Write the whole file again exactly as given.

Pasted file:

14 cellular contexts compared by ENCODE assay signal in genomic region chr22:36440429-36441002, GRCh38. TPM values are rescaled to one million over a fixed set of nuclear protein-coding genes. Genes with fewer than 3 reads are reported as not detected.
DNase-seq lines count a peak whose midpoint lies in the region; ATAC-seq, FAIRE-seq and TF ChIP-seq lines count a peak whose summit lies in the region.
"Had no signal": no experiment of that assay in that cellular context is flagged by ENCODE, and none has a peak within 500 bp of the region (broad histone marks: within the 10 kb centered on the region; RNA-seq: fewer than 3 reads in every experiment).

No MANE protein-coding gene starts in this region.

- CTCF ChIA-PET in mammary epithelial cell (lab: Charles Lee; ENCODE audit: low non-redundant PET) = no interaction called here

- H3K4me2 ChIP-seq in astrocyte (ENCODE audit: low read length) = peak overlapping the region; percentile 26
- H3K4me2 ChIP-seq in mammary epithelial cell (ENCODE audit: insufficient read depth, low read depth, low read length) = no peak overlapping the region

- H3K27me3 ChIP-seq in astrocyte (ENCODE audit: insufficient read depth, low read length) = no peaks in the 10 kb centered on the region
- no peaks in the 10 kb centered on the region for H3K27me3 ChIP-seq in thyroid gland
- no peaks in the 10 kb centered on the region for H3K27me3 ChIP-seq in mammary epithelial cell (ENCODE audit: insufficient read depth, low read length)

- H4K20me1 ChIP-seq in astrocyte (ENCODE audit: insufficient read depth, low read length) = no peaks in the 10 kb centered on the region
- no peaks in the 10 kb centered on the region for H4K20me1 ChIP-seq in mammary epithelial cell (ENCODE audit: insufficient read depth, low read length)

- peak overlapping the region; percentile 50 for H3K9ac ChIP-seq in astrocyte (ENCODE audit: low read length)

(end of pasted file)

14 cellular contexts compared by ENCODE assay signal in genomic region chr22:36440429-36441002, GRCh38. TPM values are rescaled to one million over a fixed set of nuclear protein-coding genes. Genes with fewer than 3 reads are reported as not detected.
DNase-seq lines count a peak whose midpoint lies in the region; ATAC-seq, FAIRE-seq and TF ChIP-seq lines count a peak whose summit lies in the region.
"Had no signal": no experiment of that assay in that cellular context is flagged by ENCODE, and none has a peak within 500 bp of the region (broad histone marks: within the 10 kb centered on the region; RNA-seq: fewer than 3 reads in every experiment).

No MANE protein-coding gene starts in this region.

- CTCF ChIA-PET in mammary epithelial cell (lab: Charles Lee; ENCODE audit: low non-redundant PET) = no interaction called here

- H3K4me2 ChIP-seq in astrocyte (ENCODE audit: low read length) = peak overlapping the region; percentile 26
- H3K4me2 ChIP-seq in mammary epithelial cell (ENCODE audit: insufficient read depth, low read depth, low read length) = no peak overlapping the region

- H3K27me3 ChIP-seq in astrocyte (ENCODE audit: insufficient read depth, low read length) = no peaks in the 10 kb centered on the region
- no peaks in the 10 kb centered on the region for H3K27me3 ChIP-seq in thyroid gland
- no peaks in the 10 kb centered on the region for H3K27me3 ChIP-seq in mammary epithelial cell (ENCODE audit: insufficient read depth, low read length)

- H4K20me1 ChIP-seq in astrocyte (ENCODE audit: insufficient read depth, low read length) = no peaks in the 10 kb centered on the region
- no peaks in the 10 kb centered on the region for H4K20me1 ChIP-seq in mammary epithelial cell (ENCODE audit: insufficient read depth, low read length)

- peak overlapping the region; percentile 50 for H3K9ac ChIP-seq in astrocyte (ENCODE audit: low read length)